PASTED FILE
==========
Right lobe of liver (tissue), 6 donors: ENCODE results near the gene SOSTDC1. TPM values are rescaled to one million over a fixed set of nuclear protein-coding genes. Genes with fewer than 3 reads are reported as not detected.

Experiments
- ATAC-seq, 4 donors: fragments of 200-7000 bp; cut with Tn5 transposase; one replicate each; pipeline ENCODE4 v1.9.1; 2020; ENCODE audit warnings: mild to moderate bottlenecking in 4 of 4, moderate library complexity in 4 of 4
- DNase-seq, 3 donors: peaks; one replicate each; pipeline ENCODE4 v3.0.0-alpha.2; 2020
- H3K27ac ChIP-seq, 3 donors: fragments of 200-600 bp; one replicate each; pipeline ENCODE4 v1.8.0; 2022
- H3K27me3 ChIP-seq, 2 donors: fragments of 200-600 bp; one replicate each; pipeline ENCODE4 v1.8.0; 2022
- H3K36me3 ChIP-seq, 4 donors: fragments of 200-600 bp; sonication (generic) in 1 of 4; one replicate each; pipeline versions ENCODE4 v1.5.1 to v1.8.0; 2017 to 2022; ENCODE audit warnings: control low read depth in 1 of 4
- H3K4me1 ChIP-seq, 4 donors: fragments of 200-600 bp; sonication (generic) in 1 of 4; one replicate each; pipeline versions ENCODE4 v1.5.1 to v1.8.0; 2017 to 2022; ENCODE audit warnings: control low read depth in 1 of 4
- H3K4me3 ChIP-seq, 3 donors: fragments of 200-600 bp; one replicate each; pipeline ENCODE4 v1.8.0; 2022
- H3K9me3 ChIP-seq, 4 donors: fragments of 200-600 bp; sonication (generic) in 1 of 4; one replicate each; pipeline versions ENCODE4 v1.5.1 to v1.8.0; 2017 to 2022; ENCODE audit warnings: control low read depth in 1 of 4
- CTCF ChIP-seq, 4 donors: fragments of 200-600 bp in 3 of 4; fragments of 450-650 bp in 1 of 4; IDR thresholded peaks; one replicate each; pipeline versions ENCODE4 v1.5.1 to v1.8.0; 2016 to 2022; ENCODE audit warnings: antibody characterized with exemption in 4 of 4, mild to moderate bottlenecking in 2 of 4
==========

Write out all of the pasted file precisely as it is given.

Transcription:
Right lobe of liver (tissue), 6 donors: ENCODE results near the gene SOSTDC1. TPM values are rescaled to one million over a fixed set of nuclear protein-coding genes. Genes with fewer than 3 reads are reported as not detected.

Experiments
- ATAC-seq, 4 donors: fragments of 200-7000 bp; cut with Tn5 transposase; one replicate each; pipeline ENCODE4 v1.9.1; 2020; ENCODE audit warnings: mild to moderate bottlenecking in 4 of 4, moderate library complexity in 4 of 4
- DNase-seq, 3 donors: peaks; one replicate each; pipeline ENCODE4 v3.0.0-alpha.2; 2020
- H3K27ac ChIP-seq, 3 donors: fragments of 200-600 bp; one replicate each; pipeline ENCODE4 v1.8.0; 2022
- H3K27me3 ChIP-seq, 2 donors: fragments of 200-600 bp; one replicate each; pipeline ENCODE4 v1.8.0; 2022
- H3K36me3 ChIP-seq, 4 donors: fragments of 200-600 bp; sonication (generic) in 1 of 4; one replicate each; pipeline versions ENCODE4 v1.5.1 to v1.8.0; 2017 to 2022; ENCODE audit warnings: control low read depth in 1 of 4
- H3K4me1 ChIP-seq, 4 donors: fragments of 200-600 bp; sonication (generic) in 1 of 4; one replicate each; pipeline versions ENCODE4 v1.5.1 to v1.8.0; 2017 to 2022; ENCODE audit warnings: control low read depth in 1 of 4
- H3K4me3 ChIP-seq, 3 donors: fragments of 200-600 bp; one replicate each; pipeline ENCODE4 v1.8.0; 2022
- H3K9me3 ChIP-seq, 4 donors: fragments of 200-600 bp; sonication (generic) in 1 of 4; one replicate each; pipeline versions ENCODE4 v1.5.1 to v1.8.0; 2017 to 2022; ENCODE audit warnings: control low read depth in 1 of 4
- CTCF ChIP-seq, 4 donors: fragments of 200-600 bp in 3 of 4; fragments of 450-650 bp in 1 of 4; IDR thresholded peaks; one replicate each; pipeline versions ENCODE4 v1.5.1 to v1.8.0; 2016 to 2022; ENCODE audit warnings: antibody characterized with exemption in 4 of 4, mild to moderate bottlenecking in 2 of 4